If You Think Safe Spaces Don’t Belong At Rock Shows, You Don’t Know Rock At All

"Fighting safe spaces means fighting punk rock itself. It means fighting against the very foundations of what makes the movement important."

Gang of Youths photo safe spaces

Want more Junkee in your life? Sign up to our newsletter, and follow us on Instagram, Twitter and Facebook so you always know where to find us.

Sometime in the late ’70s, rock outfit D.N.A. descended upon New York City.

The band’s music was horrible, vengeful. On record, it sounded scratchy and mostly incomprehensible, and in person it wasn’t much better.

The four-piece was a regular fixture at CBGB, the dingy, now infamous New York Club, where the band would blow out speakers and turn the audience into a thrashing, sweaty throng. Live recordings sound like music produced by a quarry-worth of rocks shoved into a washing machine.

That kind of extremity wasn’t unusual — if there was any golden rule of the nascent avant-garde movement, it was about pissing off your fans as much as your critics. By the ’80s, that rule was being taken literally.

Challenging, Dangerous, Punk

Across bigger stages, Iggy Pop was vandalising his body with a pencil, snapping the lead off in his pecs. GG Allin, veteran punk performer, was defecating on the stage, a move that curled the toes of even the most hardened punk rock fan. And Henry Rollins, a strapping young ex-Haagen Daazs employee, spent most gigs sizing up his audience like he was ready to attack them.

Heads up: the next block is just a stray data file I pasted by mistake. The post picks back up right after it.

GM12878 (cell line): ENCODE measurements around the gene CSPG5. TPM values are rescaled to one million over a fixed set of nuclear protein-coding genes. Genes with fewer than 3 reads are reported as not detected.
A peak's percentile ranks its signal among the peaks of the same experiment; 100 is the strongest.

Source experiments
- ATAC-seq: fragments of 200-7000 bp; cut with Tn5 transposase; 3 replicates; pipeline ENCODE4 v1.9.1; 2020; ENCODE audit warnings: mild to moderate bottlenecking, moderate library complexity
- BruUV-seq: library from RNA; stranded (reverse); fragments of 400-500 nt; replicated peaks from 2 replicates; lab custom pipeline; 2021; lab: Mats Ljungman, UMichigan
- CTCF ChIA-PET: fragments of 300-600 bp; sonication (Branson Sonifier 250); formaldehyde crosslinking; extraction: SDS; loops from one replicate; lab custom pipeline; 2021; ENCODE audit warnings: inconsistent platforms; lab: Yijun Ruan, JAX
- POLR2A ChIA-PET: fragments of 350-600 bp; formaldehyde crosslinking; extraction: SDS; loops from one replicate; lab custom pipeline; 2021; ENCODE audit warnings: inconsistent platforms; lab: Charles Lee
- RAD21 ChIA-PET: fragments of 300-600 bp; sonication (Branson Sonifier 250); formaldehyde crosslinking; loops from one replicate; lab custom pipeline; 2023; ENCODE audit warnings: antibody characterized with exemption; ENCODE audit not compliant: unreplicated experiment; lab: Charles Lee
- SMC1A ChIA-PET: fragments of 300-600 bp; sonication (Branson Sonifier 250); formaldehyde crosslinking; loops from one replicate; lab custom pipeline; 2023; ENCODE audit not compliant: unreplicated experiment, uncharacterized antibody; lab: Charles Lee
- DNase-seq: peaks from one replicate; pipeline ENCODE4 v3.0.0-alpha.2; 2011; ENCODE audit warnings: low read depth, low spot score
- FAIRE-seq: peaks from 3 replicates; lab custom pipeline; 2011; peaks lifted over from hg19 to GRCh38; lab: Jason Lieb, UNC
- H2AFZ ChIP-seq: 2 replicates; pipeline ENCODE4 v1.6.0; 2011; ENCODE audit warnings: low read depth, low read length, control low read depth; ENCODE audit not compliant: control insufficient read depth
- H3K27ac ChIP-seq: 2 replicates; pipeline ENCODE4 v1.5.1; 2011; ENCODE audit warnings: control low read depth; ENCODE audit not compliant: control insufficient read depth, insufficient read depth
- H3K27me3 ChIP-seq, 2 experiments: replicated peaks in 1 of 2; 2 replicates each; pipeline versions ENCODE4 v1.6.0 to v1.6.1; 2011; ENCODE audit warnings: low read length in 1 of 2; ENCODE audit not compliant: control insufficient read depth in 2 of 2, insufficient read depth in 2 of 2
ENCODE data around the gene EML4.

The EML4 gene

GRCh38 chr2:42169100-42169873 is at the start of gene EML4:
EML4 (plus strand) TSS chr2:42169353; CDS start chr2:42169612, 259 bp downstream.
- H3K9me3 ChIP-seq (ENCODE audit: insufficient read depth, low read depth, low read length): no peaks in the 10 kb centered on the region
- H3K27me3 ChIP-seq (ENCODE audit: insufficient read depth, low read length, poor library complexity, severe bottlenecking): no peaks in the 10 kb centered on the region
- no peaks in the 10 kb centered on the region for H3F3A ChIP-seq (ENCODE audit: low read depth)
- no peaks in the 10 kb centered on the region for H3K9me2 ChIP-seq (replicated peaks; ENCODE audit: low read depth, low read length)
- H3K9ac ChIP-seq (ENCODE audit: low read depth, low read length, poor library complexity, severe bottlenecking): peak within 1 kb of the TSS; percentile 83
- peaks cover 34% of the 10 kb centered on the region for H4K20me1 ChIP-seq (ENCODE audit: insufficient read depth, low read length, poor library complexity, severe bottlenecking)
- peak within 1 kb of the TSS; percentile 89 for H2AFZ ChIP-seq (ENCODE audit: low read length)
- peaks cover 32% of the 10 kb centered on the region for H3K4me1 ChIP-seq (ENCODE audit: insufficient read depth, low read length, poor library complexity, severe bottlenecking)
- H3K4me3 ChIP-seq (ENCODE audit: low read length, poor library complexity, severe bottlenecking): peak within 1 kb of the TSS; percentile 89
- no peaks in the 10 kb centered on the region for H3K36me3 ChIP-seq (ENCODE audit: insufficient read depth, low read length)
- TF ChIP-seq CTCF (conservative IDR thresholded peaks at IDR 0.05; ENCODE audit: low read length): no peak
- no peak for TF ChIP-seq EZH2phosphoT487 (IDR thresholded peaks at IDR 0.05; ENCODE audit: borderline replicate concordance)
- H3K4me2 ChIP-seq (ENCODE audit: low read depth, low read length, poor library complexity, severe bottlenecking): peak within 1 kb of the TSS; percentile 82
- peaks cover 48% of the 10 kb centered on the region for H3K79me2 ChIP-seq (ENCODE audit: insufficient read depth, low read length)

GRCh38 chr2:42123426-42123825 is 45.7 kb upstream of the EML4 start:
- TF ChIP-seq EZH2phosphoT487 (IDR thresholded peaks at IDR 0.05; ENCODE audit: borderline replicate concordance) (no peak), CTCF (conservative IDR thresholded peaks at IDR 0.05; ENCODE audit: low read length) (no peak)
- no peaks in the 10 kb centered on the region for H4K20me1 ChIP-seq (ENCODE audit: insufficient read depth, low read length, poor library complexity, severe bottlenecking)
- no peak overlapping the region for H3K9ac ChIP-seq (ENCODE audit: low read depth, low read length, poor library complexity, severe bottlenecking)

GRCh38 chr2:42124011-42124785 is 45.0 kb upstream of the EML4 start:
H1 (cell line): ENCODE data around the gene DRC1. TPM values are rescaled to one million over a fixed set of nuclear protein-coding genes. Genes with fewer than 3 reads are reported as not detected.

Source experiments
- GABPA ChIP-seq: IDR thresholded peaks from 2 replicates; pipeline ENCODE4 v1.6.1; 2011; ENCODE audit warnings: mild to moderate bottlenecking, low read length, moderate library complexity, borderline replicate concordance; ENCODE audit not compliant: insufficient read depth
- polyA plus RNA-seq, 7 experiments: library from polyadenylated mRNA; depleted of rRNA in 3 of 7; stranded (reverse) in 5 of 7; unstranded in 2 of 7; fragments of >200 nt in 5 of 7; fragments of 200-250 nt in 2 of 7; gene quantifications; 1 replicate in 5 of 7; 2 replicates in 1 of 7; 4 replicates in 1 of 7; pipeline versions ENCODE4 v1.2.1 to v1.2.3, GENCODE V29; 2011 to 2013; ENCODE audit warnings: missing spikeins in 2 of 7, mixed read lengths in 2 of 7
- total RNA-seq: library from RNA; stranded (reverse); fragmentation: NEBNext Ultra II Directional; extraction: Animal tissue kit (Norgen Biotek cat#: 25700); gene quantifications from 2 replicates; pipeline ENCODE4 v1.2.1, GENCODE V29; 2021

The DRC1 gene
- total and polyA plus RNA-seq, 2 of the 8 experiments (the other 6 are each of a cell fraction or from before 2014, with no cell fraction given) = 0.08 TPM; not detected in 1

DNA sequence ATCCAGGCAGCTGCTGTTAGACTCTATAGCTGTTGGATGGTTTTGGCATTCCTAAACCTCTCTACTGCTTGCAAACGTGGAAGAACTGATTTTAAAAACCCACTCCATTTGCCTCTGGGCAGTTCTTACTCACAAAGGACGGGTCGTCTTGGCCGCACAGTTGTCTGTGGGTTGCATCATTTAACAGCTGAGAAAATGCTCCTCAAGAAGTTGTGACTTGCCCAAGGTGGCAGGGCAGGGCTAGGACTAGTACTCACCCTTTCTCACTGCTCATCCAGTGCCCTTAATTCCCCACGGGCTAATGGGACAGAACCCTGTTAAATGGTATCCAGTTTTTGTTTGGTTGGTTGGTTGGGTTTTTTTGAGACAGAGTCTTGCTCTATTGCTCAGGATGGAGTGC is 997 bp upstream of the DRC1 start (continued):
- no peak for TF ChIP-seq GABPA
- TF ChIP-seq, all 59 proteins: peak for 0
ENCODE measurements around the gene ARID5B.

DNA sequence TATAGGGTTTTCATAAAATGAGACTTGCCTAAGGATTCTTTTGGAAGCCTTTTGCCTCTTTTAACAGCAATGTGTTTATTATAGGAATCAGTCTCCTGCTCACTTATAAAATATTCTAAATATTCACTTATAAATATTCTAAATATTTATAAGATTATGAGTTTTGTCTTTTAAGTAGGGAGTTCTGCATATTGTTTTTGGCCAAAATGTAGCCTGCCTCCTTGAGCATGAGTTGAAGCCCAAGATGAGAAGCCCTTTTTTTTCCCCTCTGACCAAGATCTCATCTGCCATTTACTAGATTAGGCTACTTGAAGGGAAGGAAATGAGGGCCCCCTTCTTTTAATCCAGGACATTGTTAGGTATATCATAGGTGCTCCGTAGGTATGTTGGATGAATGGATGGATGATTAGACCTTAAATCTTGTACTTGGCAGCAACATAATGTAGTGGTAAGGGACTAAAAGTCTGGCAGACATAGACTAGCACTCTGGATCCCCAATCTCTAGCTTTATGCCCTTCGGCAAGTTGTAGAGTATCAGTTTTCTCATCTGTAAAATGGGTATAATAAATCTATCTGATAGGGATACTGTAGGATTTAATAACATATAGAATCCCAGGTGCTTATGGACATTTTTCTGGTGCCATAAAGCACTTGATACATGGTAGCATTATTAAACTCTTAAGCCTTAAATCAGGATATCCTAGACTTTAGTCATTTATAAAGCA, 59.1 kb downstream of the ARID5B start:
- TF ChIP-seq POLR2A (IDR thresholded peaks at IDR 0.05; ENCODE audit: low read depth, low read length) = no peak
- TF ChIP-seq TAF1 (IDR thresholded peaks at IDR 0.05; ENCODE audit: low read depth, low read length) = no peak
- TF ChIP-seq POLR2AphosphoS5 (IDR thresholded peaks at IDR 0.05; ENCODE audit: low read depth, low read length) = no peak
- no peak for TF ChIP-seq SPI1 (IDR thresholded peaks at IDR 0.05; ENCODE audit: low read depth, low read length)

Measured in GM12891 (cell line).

The platonic ideal of the rock show as an inherently dangerous act had existed before the ’80s, of course, but during that decade it was crystallised. And thus it went on into the ’90s: Donita Sparks hurled a tampon into an audience at Reading festival; Nirvana shows were sweaty, debauched seas of wet flesh; The Melvins played so loud some punters still had the ringing in their ears weeks later.

The years went on. And as it goes with any truly rebellious movement, the central ethos of punk got further and further away from its initial truths. Nirvana’s drummer ended up writing stadium rock, and these days he plays alongside one of the founding members of ’80s nasties The Germs to crowds of thousands.

Baby boomers dress up their babies in The Ramones t-shirts. Thurston Moore of Sonic Youth plays noodly, complicated math rock for seas of nodding college professors.

But while punk and new wave’s progenitors retired or died or ended up scoring car commercials, their message was co-opted and repackaged. Now, punk’s central tenet — make good enemies — has morphed into an outdated, archaic and completely misinformed bastardisation of the platonic gig ideal, one that sees young men treat the front two rows of any concert hall as a place to bloody noses.

Only A ‘Safe Space’ For Some

This bastardisation, spread these days by the least interesting brand of rock performer and lapped up by the least interesting type of gig attendee, has confused the positive potential of extremity with an excuse for violence and aggression.

According to this ideal, appreciative crowd behaviour is conducive to thrashing and crowd-killing. According to this ideal, the space in front of the stage is to be made hospitable for only those possessing a certain body type and a high pain threshold. And according to this ideal, respect of other’s personal space is as antithetical to the modern rock show as it is possible to imagine.